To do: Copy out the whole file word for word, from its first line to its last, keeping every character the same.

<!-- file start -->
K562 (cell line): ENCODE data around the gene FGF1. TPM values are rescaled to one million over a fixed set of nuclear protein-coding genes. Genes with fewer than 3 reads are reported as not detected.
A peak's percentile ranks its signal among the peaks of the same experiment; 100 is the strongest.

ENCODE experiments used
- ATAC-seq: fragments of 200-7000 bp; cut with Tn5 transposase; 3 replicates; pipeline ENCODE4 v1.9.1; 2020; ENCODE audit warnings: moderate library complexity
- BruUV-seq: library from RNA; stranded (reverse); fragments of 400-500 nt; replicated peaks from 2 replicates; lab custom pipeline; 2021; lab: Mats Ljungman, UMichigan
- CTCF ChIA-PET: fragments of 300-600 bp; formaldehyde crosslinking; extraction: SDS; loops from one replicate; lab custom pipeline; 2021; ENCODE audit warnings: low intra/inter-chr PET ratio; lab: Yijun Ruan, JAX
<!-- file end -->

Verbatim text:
K562 (cell line): ENCODE data around the gene FGF1. TPM values are rescaled to one million over a fixed set of nuclear protein-coding genes. Genes with fewer than 3 reads are reported as not detected.
A peak's percentile ranks its signal among the peaks of the same experiment; 100 is the strongest.

ENCODE experiments used
- ATAC-seq: fragments of 200-7000 bp; cut with Tn5 transposase; 3 replicates; pipeline ENCODE4 v1.9.1; 2020; ENCODE audit warnings: moderate library complexity
- BruUV-seq: library from RNA; stranded (reverse); fragments of 400-500 nt; replicated peaks from 2 replicates; lab custom pipeline; 2021; lab: Mats Ljungman, UMichigan
- CTCF ChIA-PET: fragments of 300-600 bp; formaldehyde crosslinking; extraction: SDS; loops from one replicate; lab custom pipeline; 2021; ENCODE audit warnings: low intra/inter-chr PET ratio; lab: Yijun Ruan, JAX